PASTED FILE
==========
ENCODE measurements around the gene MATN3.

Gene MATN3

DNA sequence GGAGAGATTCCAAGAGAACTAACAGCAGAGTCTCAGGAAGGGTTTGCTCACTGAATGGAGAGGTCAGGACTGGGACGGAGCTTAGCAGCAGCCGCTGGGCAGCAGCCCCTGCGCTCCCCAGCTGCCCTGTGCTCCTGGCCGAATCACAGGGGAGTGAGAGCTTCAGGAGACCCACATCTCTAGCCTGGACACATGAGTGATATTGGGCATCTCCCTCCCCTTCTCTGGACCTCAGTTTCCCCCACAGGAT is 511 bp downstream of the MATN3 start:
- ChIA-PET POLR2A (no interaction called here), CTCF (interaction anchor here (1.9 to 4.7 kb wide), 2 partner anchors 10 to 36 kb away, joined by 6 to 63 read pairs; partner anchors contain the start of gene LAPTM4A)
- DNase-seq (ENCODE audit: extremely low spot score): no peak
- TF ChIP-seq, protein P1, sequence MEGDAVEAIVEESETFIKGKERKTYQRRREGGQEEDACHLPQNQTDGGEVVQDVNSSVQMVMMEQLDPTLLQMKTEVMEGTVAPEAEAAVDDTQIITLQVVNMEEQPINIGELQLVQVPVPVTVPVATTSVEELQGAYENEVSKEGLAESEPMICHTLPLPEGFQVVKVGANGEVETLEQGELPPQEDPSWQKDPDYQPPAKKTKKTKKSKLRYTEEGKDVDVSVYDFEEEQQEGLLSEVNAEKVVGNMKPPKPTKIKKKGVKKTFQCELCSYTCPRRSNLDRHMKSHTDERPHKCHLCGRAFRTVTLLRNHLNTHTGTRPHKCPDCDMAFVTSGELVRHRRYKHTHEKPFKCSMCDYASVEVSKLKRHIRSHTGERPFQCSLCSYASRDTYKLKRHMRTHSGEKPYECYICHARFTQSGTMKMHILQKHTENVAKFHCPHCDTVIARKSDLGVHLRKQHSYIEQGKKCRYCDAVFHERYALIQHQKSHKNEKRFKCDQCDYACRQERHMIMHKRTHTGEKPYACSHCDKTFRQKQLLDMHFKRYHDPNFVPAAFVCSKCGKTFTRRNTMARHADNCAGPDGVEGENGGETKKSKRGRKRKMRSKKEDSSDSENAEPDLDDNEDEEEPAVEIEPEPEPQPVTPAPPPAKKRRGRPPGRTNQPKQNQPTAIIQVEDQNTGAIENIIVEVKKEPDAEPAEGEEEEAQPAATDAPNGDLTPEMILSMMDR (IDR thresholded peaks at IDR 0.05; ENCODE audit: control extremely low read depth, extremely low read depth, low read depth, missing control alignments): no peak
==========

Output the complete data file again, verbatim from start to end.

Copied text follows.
ENCODE measurements around the gene MATN3.

Gene MATN3

DNA sequence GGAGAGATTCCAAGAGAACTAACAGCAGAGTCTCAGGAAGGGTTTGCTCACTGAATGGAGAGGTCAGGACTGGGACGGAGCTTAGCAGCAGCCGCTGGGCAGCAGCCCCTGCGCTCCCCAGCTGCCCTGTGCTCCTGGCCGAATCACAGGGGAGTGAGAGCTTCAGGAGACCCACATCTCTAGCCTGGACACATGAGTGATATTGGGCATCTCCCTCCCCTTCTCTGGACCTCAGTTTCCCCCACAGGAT is 511 bp downstream of the MATN3 start:
- ChIA-PET POLR2A (no interaction called here), CTCF (interaction anchor here (1.9 to 4.7 kb wide), 2 partner anchors 10 to 36 kb away, joined by 6 to 63 read pairs; partner anchors contain the start of gene LAPTM4A)
- DNase-seq (ENCODE audit: extremely low spot score): no peak
- TF ChIP-seq, protein P1, sequence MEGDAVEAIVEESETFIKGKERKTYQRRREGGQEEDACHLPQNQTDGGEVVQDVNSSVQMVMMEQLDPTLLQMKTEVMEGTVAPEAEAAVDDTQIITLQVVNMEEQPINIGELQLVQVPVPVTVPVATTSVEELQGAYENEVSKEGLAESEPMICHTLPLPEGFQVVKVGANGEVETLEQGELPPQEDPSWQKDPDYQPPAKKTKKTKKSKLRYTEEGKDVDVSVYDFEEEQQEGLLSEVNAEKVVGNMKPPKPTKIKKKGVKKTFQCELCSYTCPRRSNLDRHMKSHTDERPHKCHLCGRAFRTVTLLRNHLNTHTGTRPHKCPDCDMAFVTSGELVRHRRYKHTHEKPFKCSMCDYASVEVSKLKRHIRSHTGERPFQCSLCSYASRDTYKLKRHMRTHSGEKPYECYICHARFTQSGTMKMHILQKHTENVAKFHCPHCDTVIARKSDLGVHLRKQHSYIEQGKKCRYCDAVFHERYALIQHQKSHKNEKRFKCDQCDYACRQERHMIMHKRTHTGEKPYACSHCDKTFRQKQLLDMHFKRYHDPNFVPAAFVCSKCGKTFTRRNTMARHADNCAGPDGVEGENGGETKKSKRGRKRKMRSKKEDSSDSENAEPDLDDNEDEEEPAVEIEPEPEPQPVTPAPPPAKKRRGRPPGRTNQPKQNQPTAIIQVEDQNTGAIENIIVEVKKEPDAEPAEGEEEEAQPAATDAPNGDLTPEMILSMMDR (IDR thresholded peaks at IDR 0.05; ENCODE audit: control extremely low read depth, extremely low read depth, low read depth, missing control alignments): no peak